The wonder weeks is available on both iPhone and Android for €1.79 or $1.99
Are there any parenting Apps that you’d recommend? I’m not a fan of the trying to conceive ones because I think they’d add to the anxiety of all for me but maybe they worked for you?
The car is indeed one of the world’s greatest inventions. It transformed life as we knew it. Suddenly we could go further and faster than our feet, bicycles and horse and carts could carry us. It made the world smaller, more accessible and gave us untold freedom, ungoverned and untethered from the restrictive timetables of public transport. Cars are truly a wonderful addition and in many ways a fundamental part of modern living.
They are, however, the enemy of parents – or more specifically parents who find themselves alone in a moving vehicle with a baby or small child. Before you rush to point out that they are an excellent tool for getting tired babies to sleep, I certainly give you that. Many’s the time I’ve driven longer than I needed to to keep a sleeping baby purring blissfully away or timed a journey to coincide with a much-needed nap. In that sense, they serve a wonderful purpose.
But sweet mother of the divine, is there anything more torturous or upsetting than being trapped in a moving car or in a stationery car caught up in traffic with a screaming baby in the back while you’re strapped firmly in the front seat? I have lost count of the number of times I’ve been on the motorway with no way of stopping when the baby has lost his tiny mind with distress and I’ve had to drive on helpless while he cried and called out for me to soothe and calm him. He even vomited once which was truly awful. I actually had a pain in my heart when that happened.
On one occasion, when Pip was a couple of months old, I even found myself in an industrial estate in the dark, sitting in the backseat of the locked car trying to feed him back to sleep while shaking with fear and berating myself at my stupidity for pulling over in such a desolate place. But he was so terribly upset and I didn’t know what else to do. That didn’t even work and the second he was back in the car seat it started all over again and I arrived home covered in my own tears and snot, clutching him to my chest and apologising over and over again to him for being such a cruel mama. You really tie yourself up in knots about these things in the early days, don’t you?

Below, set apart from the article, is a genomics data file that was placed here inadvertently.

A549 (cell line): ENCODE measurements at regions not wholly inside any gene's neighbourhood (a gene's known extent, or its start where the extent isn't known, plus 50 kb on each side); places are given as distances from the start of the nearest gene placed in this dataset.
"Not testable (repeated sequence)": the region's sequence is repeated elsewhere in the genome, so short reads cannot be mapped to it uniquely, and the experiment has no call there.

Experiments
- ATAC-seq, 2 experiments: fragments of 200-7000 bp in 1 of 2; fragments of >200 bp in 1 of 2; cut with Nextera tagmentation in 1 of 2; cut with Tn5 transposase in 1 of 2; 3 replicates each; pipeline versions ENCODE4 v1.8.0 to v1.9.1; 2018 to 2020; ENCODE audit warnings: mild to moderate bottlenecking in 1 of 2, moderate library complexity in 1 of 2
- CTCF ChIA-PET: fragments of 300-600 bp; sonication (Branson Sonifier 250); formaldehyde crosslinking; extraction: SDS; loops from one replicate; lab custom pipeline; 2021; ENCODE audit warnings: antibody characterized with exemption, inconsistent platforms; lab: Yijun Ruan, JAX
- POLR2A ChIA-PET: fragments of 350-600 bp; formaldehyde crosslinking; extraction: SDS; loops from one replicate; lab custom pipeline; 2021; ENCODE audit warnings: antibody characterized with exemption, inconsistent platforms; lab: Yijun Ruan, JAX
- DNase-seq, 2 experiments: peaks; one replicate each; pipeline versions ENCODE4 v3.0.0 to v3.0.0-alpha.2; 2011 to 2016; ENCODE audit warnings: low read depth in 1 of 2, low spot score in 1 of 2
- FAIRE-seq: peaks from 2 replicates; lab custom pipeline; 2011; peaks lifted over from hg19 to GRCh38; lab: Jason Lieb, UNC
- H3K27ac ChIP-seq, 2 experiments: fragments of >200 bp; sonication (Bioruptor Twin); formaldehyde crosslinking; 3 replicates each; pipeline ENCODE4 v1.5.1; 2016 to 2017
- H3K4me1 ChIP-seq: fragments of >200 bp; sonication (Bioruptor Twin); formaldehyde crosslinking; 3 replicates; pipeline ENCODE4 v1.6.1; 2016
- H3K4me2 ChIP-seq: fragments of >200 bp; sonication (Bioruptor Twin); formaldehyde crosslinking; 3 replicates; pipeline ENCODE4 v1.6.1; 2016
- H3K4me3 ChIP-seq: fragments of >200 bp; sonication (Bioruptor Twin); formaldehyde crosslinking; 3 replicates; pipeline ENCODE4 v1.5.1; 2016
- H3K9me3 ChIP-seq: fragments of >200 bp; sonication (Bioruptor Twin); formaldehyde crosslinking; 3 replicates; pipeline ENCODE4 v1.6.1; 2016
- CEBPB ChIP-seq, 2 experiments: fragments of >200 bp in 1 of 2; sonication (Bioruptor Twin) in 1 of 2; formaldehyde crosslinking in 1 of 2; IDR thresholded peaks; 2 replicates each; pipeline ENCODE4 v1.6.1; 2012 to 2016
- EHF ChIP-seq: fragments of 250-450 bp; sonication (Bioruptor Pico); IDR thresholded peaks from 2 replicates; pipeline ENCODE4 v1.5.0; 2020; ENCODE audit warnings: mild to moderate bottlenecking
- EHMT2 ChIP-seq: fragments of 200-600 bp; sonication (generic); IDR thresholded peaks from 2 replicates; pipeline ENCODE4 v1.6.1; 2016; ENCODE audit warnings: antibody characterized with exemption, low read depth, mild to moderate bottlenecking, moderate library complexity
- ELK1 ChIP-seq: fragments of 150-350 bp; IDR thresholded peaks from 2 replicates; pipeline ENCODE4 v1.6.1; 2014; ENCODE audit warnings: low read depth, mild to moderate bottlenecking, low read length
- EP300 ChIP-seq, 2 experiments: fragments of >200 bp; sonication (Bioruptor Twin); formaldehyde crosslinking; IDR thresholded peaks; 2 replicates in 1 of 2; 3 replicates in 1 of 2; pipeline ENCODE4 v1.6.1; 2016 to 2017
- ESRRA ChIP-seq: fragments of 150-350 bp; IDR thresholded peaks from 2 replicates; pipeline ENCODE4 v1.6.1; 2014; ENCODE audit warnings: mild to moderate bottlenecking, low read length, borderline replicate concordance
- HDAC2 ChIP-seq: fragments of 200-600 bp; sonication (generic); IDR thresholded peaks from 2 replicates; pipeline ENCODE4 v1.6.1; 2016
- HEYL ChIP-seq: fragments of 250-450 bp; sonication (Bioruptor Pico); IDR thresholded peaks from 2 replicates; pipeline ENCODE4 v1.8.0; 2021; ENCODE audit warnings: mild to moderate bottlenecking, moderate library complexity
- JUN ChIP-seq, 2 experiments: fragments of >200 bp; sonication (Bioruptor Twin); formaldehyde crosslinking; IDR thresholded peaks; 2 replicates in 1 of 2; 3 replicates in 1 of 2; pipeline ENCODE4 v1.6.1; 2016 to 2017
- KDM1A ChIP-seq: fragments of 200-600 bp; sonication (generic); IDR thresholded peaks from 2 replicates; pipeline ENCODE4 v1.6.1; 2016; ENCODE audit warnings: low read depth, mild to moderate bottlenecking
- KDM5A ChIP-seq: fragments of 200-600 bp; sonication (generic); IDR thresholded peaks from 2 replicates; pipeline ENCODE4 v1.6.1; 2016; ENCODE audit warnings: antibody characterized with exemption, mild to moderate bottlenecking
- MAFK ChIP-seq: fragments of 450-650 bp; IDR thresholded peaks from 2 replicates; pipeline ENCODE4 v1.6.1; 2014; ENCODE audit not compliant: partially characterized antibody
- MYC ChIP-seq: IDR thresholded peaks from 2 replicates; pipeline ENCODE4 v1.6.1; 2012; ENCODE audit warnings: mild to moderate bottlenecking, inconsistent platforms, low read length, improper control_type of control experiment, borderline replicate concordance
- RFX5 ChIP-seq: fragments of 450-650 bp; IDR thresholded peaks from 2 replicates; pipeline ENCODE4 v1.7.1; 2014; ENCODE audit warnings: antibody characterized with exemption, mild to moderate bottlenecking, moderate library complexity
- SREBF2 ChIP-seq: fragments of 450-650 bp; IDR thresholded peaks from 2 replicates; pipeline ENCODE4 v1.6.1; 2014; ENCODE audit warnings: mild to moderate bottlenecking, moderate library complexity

His general dislike of cars seemed to disappear when the clocks changed in the Spring so the evenings were brighter and he could see me in his mirror, and once he was big enough to have a front facing seat. I was never so delighted than when my low level anxiety humming along with the car engine finally dissipated. I was only reminded of it last week when Pip was very upset in the car when we were stuck in traffic on the way to creche. It’s really very stressful and then of course the mega-guilts kicked in when I realised later that morning that he was sick.
There’s something about babies strapped in car seats that seems so counter-intuitive to me. Of course they’re an absolute necessity for health and safety reasons but they’re also just one more item of modern paraphernalia that seems to be a barrier to holding our children. When you’re driving and they’re crying but you can’t stop and all you want to do it reach back and scoop them up and heal their woes. There’s a lot to be said for public transport I think! But that has its disadvantages too. Thank God for lovely walks, slings and holding little hands…
I am sitting here on the couch cuddling a feverish little boy in a deep, healing sleep. He sleeps soundly in the knowledge that he’s wrapped in the arms of his mama, cocooned in her boundless endless love. There is nowhere else I want to be. There’s somewhere else I should be though.
An hour and twenty five minutes after arriving at my desk – already seventeen minutes late – I had to stand up and leave to tend to my little boy who couldn’t stay in crèche with a rocketing temperature. No one minded and as usual they were more than understanding and downright supportive.
These are the realities of working when you’ve a small child. The work will still be here when you get back. He needs you.”
Others aren’t so lucky to have such an understanding employer or a flexible working arrangement. But every time this happens, I feel a little sad. Not because I have to go home and look after my son – I will ALWAYS choose this first. And not because I’m missing work or fear that I might be creating a bad impression. It’s because there’s no other option. There’s no one else who can help us out.
I live in Dublin, my family come from Dublin, my husband’s family come from Dublin and with the exception of my sister, everyone in our families lives here. They all dote on Pip and lament how little they get to see him. We also have plenty of friends in the city. We are not without people to reach out to, unlike many people who live in another part of the country or the world from their family and friends. There’s one massive problem though.